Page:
Global Hakka: Hakka Identity in the Remaking Jessieca Leo offers a needed update on Hakka history and a reassessment of Hakka identity in the global and transnational contexts. Leo gives fresh insights into concepts such as ethnicity, identity, Han, Chineseness, overseas Chinese, and migration in relation to Hakka identity.
Globalization, transnationalism, deterritorialization and migration drive the rapid transformation and reformation of Hakka identity to the point of no return. Dehakkalization through cultural adaptation or genetic transfer has created an elastic identity in the global Hakka and different kinds of Hakka communities around the world.
Jessieca Leo convincingly shows that the concept of ‘being Hakka’ in the twenty-first century is better referred to as Hakkaness – a quality determined by lifestyle and personal choices.
"Among the Chinese, tradition long resisted the idea of migration. In practice, however, there were many layers of adaptation to different circumstances. The Hakka have been exceptional in having always been conscious of their migratory successes. This book explores with great sensitivity how Hakka history outside China influences the way they respond to the new global environment. Combining careful scholarship with self-discovery, Jessieca Leo captures the processes by which one group of Chinese became migrants who consider migration as normal. Her fascinating and original work takes the study of the Hakka to a higher level and offers fresh insights for understanding how other migratory Chinese are transforming tradition today."
Professor Wang Gungwu,
National University of Singapore
Jessieca Leo, departing from her Chemistry and Economics background (BSc from the University of Canterbury, Christchurch), journeyed on to receive her MA and PhD (2013) in Chinese Studies from the Ludwig Maximilian University, Munich. Leo’s areas of research include Chinese Art and Archaeology, Mongolian Studies, and History of Chinese Medicine. She is the author of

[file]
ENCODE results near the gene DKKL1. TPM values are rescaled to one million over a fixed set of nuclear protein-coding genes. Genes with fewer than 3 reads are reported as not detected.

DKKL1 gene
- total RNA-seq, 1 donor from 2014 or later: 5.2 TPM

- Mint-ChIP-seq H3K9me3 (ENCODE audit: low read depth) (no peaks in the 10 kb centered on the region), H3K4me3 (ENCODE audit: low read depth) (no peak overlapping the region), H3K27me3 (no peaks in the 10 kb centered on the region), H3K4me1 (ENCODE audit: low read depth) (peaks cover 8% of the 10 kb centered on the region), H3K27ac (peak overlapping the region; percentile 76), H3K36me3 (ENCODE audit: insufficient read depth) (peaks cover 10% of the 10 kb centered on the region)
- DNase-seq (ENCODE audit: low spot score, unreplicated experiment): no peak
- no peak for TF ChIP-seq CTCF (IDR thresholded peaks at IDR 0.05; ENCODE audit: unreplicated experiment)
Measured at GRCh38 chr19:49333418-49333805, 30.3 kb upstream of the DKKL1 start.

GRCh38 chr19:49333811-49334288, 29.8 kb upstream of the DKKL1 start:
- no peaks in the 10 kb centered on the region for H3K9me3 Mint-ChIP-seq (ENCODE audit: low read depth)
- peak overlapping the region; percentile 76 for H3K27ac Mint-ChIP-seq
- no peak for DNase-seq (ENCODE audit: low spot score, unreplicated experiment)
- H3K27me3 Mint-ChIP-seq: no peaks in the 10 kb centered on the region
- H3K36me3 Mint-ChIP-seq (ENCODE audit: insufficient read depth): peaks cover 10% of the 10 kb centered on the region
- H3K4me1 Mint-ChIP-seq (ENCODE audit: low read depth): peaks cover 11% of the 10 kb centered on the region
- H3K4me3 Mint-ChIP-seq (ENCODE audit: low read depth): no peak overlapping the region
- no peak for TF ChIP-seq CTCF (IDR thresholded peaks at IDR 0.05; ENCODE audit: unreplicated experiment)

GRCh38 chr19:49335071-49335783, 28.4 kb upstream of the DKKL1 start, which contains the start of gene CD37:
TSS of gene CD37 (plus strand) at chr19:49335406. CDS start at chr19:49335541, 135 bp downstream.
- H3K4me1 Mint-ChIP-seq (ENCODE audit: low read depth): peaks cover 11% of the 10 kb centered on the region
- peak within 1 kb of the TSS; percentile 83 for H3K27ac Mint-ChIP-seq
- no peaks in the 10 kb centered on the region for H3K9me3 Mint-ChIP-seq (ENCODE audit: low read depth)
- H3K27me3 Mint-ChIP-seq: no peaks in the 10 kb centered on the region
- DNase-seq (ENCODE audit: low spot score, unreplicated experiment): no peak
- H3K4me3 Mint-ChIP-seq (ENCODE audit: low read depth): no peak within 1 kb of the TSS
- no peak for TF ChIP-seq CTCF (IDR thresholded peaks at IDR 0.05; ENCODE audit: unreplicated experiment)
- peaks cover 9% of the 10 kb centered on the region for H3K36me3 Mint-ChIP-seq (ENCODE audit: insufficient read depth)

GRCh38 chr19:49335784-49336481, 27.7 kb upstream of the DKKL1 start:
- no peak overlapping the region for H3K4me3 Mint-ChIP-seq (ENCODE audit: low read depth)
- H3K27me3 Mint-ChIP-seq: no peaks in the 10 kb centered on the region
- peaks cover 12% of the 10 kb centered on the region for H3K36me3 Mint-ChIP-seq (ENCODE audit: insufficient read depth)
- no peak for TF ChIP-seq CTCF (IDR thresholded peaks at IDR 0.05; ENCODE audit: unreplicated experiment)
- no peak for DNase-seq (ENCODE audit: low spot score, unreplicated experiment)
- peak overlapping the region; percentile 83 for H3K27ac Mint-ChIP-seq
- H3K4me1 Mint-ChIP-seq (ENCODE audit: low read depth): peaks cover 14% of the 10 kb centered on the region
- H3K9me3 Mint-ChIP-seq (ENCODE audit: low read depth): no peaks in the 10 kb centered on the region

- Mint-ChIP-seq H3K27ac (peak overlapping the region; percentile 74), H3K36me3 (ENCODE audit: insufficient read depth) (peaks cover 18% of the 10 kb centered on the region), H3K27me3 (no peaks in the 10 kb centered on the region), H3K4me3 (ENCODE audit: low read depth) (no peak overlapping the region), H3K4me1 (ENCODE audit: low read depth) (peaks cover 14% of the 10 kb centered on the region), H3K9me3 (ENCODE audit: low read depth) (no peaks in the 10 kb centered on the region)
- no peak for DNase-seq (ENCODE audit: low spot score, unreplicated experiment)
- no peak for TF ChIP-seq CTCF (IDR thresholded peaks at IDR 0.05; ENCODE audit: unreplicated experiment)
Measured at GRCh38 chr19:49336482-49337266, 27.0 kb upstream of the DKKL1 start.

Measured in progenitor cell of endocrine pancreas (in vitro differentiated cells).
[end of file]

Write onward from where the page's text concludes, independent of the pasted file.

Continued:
Sex in the Yellow Emperor’s Basic Question: Sex, Longevity, and Medicine in Early China (2011).
"...this case study provides a vivid example of the reconstruction of Hakka identity by a member of the group and sets the stage for a wider critical study and understanding of Hakka migration and identity around the world in the twenty-first century."
Chen Li-hua, National Tsinghua University,
Journal of Chinese Overseas 13 (2017)
Table of contents
Illustrations and Photos
PART I Introduction
1. Hakka Identity Going Global: Methodology and Problematics
2. Hakka Research and Identity-Making in Hakka Texts
3. Migration Models
4. Ethnicity, Han, Chineseness, and Overseas Chinese
5. Hakka Identity Past, Present and Future
6. Hakka Cultural Markers
All interested in the history of the Hakka as a cultural group and how their identity has gone global, and been reduced to a personal quality better described as Hakkaness.